One of my jobs as a volunteer host is to fill in at the Summit Gift Shop, high atop Mt. Constitution and across the dead-end loop from the Summit Learning Center where Elliott and I spend our weekends. The gift shop is open daily, 11–4, and is the primary way the Friends of Moran State Park (FOM) earn funds, 100% of which go to helping the park and its volunteers.
The gift shop is two-room cabin located in an old 8’ x 10’ forestry shed built–like so many of the structures in the park–by the Civilian Conservation Corps in the 1930s. FOM sells a variety of souvenirs as well as chips, candy bars, and kettle corn from the building. Unlike most touristy sorts of venues that sell cheap kitsch, most of FOM’s are exclusive to the area and appropriate to a state park.
One of the best things about working in the gift shop is that I get to interact with the public–which, after a couple of days of being hermit-like in our RV and all of our nights of solitude, is a welcome relief. I like knowing where people are from, why they are here, and so forth. Perhaps that’s just another way of being snoopy, but chatting with visitors makes the day go by quickly.
The weather has been exceptionally warm (I wouldn’t go so far as to say hot, though some of the locals do) and dry, despite the little bit of drizzle we had a few days ago, and that means that we’ve had a larger number of visitors. Yesterday’s view of Mt. Baker was obscured by haze and rumors of a forest fire, but that didn’t seem to stop visitors from driving, biking, and hiking to the top.
The bicyclists are amazing, riding all the way to the top of a 4.7-mile incline from sea level to 2400 feet. Most drivers know to share the narrow two-lane road with bicyclists and are aware that a slower bicycle might be lurking around the next hairpin switchback, though we’ve seen a few drivers (and a few younger bicyclists) who seem oblivious to the dangers. Every once in a while a bicyclist takes a spill, usually while going downhill at excessive speeds (in my book, defined as over 12 mph, but I’m a chicken when it comes to high speeds on a two-wheeled vehicle).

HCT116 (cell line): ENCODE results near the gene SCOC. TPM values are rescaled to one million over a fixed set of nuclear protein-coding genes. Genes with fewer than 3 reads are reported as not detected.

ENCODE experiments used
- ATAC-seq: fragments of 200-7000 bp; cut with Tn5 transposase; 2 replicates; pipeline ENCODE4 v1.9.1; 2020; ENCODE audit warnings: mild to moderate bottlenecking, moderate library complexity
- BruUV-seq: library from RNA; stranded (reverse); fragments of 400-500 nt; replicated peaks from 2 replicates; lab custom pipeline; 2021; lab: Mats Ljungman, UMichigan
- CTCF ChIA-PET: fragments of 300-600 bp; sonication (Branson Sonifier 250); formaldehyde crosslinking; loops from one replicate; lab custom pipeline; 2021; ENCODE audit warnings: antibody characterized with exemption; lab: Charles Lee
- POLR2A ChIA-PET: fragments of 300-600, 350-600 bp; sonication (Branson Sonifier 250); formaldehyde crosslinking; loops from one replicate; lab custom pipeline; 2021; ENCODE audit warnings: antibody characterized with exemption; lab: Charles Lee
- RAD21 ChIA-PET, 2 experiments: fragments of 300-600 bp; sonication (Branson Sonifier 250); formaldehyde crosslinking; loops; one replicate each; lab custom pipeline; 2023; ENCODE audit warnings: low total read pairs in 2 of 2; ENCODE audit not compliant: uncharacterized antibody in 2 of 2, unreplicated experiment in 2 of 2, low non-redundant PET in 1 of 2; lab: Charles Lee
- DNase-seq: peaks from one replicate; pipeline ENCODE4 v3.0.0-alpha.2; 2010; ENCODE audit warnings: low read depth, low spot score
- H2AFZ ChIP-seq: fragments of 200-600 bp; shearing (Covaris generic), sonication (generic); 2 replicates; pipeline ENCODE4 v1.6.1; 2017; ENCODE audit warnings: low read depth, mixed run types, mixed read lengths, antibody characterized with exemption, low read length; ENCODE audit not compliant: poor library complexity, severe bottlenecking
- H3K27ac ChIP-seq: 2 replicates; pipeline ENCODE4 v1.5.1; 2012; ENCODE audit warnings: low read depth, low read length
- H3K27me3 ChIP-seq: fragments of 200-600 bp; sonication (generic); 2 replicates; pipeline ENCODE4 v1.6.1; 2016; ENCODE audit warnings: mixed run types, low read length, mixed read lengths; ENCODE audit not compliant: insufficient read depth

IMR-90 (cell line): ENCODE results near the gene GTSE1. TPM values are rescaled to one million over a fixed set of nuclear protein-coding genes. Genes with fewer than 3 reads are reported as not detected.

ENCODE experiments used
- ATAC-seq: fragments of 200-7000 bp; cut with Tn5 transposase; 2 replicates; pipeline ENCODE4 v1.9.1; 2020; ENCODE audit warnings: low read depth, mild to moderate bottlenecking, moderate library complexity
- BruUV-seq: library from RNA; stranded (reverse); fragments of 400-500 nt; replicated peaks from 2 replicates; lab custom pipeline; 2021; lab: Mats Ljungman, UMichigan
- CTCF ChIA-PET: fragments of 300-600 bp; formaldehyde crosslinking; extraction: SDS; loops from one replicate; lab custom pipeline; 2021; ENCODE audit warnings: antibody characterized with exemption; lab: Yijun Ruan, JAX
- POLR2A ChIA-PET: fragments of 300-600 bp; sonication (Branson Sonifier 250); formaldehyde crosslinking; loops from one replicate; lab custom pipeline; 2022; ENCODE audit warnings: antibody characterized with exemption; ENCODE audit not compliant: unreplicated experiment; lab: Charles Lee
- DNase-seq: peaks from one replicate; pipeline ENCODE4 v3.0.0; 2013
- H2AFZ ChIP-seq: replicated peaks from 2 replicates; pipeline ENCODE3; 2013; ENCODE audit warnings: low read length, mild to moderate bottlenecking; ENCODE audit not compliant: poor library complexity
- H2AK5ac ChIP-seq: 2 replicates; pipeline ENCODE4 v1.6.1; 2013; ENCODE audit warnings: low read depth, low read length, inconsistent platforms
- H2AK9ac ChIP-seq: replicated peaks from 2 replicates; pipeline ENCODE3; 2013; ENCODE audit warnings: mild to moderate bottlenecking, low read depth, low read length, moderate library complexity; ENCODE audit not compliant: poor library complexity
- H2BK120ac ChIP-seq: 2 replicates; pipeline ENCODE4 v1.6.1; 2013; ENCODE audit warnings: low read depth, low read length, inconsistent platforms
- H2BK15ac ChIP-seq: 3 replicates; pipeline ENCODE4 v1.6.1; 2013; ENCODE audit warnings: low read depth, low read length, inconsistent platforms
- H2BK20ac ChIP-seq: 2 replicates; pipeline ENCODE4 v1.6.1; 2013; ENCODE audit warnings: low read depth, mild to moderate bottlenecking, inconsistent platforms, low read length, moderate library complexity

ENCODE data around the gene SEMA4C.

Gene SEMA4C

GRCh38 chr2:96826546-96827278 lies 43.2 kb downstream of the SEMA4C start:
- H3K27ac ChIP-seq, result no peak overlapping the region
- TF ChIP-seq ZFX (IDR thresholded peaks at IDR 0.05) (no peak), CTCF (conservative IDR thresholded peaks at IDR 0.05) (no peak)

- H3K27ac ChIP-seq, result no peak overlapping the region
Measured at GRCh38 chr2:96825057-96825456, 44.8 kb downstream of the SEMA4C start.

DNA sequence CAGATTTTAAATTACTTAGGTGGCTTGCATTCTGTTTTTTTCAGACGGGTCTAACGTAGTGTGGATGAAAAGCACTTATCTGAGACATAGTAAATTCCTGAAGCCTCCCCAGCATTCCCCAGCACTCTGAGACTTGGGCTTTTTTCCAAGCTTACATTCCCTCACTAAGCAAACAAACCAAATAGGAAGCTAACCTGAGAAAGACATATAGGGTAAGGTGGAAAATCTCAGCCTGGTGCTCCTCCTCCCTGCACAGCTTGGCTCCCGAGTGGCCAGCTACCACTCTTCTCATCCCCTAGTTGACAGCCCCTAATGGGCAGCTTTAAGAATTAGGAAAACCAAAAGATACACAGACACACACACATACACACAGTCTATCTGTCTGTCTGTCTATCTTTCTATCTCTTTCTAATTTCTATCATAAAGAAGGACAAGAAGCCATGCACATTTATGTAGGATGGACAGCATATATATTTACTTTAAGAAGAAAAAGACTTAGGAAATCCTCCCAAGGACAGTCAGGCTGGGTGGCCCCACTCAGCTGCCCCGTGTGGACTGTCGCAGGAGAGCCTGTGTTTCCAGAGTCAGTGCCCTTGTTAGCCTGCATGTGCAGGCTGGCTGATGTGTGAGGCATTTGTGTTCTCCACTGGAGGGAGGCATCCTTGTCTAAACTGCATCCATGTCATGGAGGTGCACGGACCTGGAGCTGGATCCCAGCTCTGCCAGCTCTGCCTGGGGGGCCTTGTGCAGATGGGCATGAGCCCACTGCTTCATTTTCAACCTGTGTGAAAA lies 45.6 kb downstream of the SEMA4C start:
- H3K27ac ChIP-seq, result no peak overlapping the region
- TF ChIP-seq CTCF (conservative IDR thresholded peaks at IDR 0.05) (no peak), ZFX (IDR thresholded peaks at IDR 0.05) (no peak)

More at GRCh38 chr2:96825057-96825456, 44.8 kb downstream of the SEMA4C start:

Hikers are easily identified by footwear and sweat. Later today I plan on doing the hike to the bottom and back up again (the opposite of most hikers), so more details on that later.* Particularly impressive are the families–sometimes with kids as young as 8 or 10–who arrive at the summit still full of energy, racing each other to the top of the tower. Trail runners are particularly remarkable, as the loose stones, high roots, and fallen trees have to be taken into account. Some of them are training for the triathlon to be held here on Labor Day Weekend–and there will definitely be more about that later too.
* I hiked Mt. Constitution to Cascade Lake, bought a sorbet, and climbed back to the top by way of the Cold Springs trail–four hours, sore muscles, and a hole in my dirty, stinky socks…but I’m glad I did it.